Process for producing a grape seed extract having a low content of monomeric polyphenols
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A process of grape seed extraction from Vitis vinifera grapes previously treated in any variety of manners is characterised in that skin and seeds are separated immediately after the work up to which the grapes have been subjected, so as to avoid and/or stop any fermentation due to the presence of skin of any other process liquids.

Angeletti, Mauro (Civitanova Marche (Macerata), IT)
Sparapani, Luca (Cambrino (Macerata), IT)
Application Number:
Publication Date:
Filing Date:
BIOSISTEMA S.R.L. (Loc. Varano di Sopra 14,, Camerino (Macerata), IT)
Primary Class:
International Classes:
A61K36/87; A23L1/30; A23L19/00; A23L29/00
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Primary Examiner:
Attorney, Agent or Firm:
YOUNG & THOMPSON (209 Madison Street Suite 500, Alexandria, VA, 22314, US)
1. Process of grape seed extraction from Vitis vinifera grapes previously treated in any variety of manners, characterised in that skin and seeds are separated immediately after the work up to which the grapes have been subjected, so as to avoid and/or stop any fermentation due to the presence of skin of any other process liquids.

2. Process as claimed in claim 1) characterised in that said grapes come from processes not of fermentation type, ex. production of grape juice.

3. Process as claimed in claim 1) for seeds coming from organic cultivation.

4. Process as claimed in claim 1), characterised in that the separation is performed with a single or multiple step shaking separator, otherwise seedspreader machine.

5. Process as claimed in any previous claim 1), characterised in that seeds are dried after the separation.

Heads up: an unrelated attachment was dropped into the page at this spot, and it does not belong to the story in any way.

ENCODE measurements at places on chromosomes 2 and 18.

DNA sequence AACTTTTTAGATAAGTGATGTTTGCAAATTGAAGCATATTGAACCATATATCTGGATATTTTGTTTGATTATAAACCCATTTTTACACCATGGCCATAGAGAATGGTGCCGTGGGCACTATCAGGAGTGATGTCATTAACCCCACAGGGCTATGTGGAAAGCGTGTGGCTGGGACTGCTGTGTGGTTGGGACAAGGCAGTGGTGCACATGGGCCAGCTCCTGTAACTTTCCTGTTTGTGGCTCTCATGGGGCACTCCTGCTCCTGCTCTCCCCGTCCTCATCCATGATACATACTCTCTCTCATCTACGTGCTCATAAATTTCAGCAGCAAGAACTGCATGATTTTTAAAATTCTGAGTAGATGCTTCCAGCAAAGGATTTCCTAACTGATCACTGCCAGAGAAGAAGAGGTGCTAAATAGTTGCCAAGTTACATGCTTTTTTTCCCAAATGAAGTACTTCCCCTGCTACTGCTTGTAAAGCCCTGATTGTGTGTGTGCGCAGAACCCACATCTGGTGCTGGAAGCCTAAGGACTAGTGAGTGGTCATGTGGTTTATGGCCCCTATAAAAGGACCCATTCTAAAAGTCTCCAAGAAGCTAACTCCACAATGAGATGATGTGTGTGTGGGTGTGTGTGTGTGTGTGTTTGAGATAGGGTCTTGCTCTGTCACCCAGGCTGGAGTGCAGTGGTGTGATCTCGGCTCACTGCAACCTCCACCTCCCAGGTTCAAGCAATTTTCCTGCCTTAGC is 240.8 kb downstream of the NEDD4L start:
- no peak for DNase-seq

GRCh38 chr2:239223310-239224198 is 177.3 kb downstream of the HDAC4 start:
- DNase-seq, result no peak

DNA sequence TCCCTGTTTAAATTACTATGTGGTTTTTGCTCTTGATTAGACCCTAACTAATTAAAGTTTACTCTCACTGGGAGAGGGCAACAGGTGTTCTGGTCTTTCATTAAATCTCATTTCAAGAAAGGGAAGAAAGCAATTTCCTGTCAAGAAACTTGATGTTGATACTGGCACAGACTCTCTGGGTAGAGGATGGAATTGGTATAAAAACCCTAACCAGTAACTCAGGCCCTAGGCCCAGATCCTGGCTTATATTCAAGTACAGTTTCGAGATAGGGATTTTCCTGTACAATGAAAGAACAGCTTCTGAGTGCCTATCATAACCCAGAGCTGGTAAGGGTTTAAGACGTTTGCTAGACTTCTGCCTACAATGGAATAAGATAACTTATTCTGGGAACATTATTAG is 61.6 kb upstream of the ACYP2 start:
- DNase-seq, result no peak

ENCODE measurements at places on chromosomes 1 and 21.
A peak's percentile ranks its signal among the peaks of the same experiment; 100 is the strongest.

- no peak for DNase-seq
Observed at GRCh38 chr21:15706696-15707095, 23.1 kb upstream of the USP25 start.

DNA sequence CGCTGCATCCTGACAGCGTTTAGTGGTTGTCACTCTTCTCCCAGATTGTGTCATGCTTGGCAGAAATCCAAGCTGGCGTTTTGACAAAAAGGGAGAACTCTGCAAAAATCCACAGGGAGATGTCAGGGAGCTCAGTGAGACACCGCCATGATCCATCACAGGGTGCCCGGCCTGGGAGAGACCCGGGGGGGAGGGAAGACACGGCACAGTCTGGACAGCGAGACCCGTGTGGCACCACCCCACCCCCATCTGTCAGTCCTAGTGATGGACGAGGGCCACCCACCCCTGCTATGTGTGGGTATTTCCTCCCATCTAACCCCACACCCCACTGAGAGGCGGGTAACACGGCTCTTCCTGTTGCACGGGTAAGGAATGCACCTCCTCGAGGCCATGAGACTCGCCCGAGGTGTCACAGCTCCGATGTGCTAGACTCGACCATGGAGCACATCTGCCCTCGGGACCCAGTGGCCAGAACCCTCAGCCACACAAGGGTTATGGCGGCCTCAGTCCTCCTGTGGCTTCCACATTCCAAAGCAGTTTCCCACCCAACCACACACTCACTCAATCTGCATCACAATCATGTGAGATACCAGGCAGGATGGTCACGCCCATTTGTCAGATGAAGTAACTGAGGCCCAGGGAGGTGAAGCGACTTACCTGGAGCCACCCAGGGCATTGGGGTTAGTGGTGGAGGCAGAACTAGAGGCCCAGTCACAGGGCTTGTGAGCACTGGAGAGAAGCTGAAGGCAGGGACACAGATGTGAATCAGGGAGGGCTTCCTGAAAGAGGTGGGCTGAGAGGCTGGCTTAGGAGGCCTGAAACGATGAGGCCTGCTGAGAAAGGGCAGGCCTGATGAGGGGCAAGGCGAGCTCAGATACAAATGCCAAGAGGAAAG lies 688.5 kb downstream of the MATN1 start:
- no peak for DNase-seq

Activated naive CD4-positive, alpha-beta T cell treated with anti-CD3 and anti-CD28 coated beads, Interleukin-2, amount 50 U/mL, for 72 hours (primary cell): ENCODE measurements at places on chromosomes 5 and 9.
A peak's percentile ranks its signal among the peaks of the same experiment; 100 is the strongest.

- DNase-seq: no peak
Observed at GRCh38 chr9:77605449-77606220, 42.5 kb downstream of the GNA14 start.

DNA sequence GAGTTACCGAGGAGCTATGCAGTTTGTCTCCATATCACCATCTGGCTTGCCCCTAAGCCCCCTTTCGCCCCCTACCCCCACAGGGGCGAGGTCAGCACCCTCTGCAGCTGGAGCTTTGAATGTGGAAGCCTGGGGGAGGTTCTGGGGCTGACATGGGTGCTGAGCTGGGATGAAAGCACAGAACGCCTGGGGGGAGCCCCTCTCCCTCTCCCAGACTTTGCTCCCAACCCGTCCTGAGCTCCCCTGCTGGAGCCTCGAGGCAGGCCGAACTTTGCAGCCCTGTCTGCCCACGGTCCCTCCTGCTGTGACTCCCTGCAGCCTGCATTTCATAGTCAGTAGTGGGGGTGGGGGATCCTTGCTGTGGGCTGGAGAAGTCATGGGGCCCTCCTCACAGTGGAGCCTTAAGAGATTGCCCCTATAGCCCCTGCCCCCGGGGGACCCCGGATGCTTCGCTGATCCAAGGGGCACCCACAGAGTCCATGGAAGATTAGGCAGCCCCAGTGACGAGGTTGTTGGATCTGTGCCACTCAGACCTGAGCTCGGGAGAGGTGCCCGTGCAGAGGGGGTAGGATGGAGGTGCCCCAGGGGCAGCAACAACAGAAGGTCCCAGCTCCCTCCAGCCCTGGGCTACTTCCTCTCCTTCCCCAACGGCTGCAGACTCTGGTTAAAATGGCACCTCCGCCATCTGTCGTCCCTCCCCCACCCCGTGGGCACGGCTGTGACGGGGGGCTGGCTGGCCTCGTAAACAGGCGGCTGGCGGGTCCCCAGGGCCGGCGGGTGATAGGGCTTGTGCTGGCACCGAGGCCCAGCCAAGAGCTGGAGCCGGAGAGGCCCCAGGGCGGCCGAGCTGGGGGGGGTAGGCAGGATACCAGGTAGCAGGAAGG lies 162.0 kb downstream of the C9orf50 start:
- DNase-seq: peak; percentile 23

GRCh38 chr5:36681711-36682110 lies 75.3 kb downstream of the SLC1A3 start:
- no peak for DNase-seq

6. Process as claimed in claim 5), characterised in that said drying step is performed in a hot air dryer.

7. Process as claimed in claim 5), characterised in that said drying step occurs at a temperature between 30 and 120° C.

8. Process as claimed in claim 5), characterised in that a humidity grade between 2 to 30% is obtained at the end of the drying step.

9. Process as claimed in any previous claim 1), characterised in that an ethanol-water mixture is used as extractor solvent.

10. Process as claimed in claim 3), characterised in that the ethanol-water mixture has a weight ratio of 30:70.

11. Process as claimed in claim 1), characterised in that a drug-liquor ratio is 1:10.

12. Process as claimed in claim 1), characterised in that an extraction step is carried out in an atmosphere with a low percentage of oxygen.

13. Process as claimed in claim 1), characterised in that an extraction step is carried out under pressure.

14. Process as claimed in claim 1), characterised in that the concentration of the liquor is carried out (9) to eliminate the non aqueous phase.

15. Process as claimed in claim 14), characterised in that purification of the product obtained is carried out using chromatography (10).

16. Process as claimed in claim 15), characterised in that a chromatographic purification step takes place onpolystyrenic resins such us XAD-16, XAD-4, DIAION HP-20.

17. Process as claimed in claim 16), characterised in that a concentration of the eluted part takes place.

18. Process as claimed in claim 1), characterised in that the concentrated eluate or any product coming from the concentrator, when an unpurified product is desired, is dried on a spray-drier or any other applicable process.

19. Grape seed extract with high polyphenol contents and low content of monomeric substances, obtained with the process according to claim 1).

20. Extract as claimed in claim 16), characterised in that it is mixed to a green tea extract.

21. Use of seeds recovered from a process as in claim 1) to produce grape seed oil.

22. Use of an extract as claimed in claim 19) as food additive or integrator.